Shatadhanvan Maurya was the second last ruler of the Mauryan Dynasty. He ruled the empire for only eight years, from 195 BCE to 187 BCE. His predecessor, Devavarman Maurya 202 – 195 BC, had also ruled for 8 years. Shatadhanvan ascended the throne while the Mauryan Dynasty was under immense pressure from invasions and conflicting policies. The empire was on the brink of total collapse. The main reasons which cited for the collapse of the Mauryan Empire are the Pro-Buddhist policies of King Asoka (268 – 232 BCE) which irked the Brahmins.
Shatadhanvan Maurya – The Collapse of the Mauryan Empire
There was not much that Shatadhanvan Maurya could have done. The Mauryan Dynasty was inevitably going to an end and lost many of the territories that it possessed.
The main threat to their territories was the rise of the Kalinga leader Kharavela, also known as Kharabeja. Kalinga was the republic in Central and East India, comprising of parts of present day Andhra Pradesh, most of Odisha and portions of Chhattisgarh and Madhya Pradesh. These parts had been annexed by King Asoka during his reign, but after his death the region regained independence. Kharavela was born in an independent Kalinga empire and fought back against the Mauryans. Shatadhanvan Maurya was helpless and had to watch his empire declining rapidly. Most of the empire in Central and East India was under the control of Kharavela who ruled from 193 BC to 170 BC.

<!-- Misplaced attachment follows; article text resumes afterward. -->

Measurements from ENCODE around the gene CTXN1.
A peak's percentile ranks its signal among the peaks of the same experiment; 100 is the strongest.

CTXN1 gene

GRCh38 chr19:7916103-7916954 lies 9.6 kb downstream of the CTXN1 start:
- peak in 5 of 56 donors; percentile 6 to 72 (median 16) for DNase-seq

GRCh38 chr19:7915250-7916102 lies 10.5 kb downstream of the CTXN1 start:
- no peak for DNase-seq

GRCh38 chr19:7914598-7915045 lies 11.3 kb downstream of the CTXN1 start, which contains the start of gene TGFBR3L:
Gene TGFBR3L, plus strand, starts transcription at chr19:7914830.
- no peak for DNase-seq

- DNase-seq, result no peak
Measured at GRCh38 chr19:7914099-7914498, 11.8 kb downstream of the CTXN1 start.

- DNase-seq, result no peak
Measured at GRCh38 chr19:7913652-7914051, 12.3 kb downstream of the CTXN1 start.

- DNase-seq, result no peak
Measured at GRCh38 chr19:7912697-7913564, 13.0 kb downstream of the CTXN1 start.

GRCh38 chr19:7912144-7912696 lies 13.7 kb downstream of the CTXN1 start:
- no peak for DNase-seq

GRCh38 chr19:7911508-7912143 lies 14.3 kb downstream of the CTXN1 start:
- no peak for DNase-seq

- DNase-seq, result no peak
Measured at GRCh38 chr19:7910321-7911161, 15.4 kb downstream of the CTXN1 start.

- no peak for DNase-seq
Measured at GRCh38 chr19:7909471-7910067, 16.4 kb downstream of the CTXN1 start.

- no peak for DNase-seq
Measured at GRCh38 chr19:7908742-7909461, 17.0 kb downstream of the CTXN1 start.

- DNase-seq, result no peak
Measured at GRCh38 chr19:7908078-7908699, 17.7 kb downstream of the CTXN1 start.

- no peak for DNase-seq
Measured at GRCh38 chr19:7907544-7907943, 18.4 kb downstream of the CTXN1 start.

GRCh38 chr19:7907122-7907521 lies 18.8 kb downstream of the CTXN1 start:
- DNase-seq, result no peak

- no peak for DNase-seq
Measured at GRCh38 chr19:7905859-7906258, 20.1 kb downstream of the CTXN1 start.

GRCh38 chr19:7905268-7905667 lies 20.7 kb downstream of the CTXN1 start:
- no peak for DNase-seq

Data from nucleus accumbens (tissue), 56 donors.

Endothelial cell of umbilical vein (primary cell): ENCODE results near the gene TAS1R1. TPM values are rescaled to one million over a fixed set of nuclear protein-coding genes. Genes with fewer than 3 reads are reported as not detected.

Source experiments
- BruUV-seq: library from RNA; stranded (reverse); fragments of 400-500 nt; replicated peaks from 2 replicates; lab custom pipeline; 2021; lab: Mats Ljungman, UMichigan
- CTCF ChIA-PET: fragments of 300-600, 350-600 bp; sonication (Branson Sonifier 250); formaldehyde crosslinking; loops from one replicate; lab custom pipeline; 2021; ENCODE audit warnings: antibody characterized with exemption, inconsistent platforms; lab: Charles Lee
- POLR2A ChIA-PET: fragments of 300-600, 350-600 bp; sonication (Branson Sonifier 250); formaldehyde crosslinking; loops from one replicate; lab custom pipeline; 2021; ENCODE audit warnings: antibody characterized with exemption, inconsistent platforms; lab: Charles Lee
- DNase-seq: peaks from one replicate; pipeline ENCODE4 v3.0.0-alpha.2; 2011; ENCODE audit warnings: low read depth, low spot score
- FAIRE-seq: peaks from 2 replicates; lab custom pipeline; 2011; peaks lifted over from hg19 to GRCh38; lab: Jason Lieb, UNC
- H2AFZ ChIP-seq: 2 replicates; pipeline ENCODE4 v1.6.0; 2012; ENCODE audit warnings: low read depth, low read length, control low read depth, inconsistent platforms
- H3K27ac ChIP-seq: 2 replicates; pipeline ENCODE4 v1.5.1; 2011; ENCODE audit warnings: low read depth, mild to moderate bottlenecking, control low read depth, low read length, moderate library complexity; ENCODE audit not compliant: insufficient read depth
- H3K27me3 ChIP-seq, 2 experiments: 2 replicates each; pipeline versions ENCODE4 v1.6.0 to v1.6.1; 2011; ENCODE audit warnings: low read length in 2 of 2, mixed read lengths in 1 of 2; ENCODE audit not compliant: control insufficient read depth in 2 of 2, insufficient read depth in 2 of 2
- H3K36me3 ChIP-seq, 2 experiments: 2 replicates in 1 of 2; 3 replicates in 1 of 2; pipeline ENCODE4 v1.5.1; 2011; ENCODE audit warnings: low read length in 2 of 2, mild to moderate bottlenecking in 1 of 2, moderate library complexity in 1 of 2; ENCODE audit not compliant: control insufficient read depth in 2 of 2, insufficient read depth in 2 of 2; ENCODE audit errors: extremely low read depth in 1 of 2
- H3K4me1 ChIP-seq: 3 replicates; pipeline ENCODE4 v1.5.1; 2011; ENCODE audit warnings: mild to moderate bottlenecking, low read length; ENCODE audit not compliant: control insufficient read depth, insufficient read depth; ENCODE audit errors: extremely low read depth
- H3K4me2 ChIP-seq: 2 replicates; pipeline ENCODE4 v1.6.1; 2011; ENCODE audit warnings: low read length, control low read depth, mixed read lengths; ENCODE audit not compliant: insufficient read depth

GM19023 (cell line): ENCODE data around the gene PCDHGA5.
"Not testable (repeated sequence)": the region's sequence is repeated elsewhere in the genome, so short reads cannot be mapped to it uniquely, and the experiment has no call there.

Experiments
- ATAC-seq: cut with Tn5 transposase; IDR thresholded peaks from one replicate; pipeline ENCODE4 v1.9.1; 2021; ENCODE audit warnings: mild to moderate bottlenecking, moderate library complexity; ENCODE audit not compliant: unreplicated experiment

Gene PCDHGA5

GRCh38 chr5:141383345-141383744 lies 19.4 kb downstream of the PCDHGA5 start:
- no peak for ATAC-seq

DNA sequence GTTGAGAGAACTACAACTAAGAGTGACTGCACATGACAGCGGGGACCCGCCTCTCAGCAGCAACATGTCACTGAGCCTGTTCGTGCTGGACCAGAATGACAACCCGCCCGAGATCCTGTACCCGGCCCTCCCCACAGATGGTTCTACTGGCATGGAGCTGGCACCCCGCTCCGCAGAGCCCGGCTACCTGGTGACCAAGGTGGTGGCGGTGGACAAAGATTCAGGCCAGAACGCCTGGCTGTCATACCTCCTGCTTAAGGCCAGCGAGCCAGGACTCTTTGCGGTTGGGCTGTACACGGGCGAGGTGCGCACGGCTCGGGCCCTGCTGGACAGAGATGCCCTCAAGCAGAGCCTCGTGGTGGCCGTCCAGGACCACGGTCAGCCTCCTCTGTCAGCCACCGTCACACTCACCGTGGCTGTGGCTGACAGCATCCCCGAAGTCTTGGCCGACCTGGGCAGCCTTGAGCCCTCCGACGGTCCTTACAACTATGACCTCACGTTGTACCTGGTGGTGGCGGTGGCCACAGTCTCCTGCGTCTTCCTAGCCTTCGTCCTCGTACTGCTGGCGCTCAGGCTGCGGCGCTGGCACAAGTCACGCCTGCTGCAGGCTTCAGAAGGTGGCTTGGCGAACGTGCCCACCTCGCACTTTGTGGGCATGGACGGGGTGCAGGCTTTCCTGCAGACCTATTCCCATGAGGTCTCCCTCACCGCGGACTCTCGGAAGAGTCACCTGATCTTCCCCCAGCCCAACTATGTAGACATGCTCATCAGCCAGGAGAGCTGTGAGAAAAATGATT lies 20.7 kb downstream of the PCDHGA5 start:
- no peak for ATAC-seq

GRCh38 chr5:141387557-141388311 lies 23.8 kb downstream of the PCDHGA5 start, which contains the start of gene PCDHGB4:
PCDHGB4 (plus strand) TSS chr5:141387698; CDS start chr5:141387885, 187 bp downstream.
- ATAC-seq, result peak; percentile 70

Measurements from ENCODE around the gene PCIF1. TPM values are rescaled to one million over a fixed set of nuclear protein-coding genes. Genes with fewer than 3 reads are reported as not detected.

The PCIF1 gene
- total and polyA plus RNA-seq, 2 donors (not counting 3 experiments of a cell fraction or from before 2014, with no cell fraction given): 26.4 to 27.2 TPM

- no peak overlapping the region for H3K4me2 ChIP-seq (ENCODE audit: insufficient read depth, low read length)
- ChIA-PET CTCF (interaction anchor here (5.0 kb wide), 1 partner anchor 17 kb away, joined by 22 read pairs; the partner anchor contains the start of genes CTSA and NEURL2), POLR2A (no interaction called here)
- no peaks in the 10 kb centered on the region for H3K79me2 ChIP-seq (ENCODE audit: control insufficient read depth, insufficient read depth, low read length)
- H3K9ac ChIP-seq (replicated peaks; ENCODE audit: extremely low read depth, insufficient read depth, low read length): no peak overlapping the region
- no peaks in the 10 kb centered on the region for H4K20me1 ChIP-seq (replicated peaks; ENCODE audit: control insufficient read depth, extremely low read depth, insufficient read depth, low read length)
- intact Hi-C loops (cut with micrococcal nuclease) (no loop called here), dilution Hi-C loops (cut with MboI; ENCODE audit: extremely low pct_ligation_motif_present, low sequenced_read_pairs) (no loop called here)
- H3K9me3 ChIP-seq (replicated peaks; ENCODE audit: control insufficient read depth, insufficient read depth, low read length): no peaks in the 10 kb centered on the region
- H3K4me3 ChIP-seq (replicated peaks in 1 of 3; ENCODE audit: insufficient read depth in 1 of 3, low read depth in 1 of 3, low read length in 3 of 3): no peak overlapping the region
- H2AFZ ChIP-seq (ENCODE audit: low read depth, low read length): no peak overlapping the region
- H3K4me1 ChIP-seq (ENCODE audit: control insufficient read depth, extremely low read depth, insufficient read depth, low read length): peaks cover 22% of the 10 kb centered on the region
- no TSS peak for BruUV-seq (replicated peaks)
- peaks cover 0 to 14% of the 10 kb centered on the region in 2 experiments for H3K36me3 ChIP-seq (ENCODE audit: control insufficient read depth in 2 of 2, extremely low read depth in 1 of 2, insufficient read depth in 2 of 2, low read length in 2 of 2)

Result of Shatadhanvan rule and his Successor
The Mauryan Empire further declined and weakened during Shatadhanvan Maurya rule. He was succeeded by Brihadratha Maurya (187 – 180 BCE) who ruled for the next 13 years. But Brihadratha Maurya life came to a sudden halt when the chief commanding officer of his armed forces shot him down. This was how the famous Mauryan Empire came to an end. The chief commanding officer was Pushyamitra Sunga (185 – 149 BCE). He founded the Sunga Dynasty which succeeded the Mauryan Dynasty. The Sunga Dynasty continued from 185 BC to 75 BC and ruled for the next 110 years. Initially they had to face the wrath of King Kharavela, who had conquered large regions of Central and East India, and the Greco-Bactrian from the West. The Greco-Bactrian ruler Demetrius conquered parts of Kabul and proceeded towards regions in India. Historians believe that a huge war took place between Pushyamitra Sunga and Demetrius (200 – 180 BCE). However, when it comes to the result of the war, historians have no clue about it, but, going by the duration of the Sunga dynasty’s reign, it can be safely assumed that Sunga had won the war.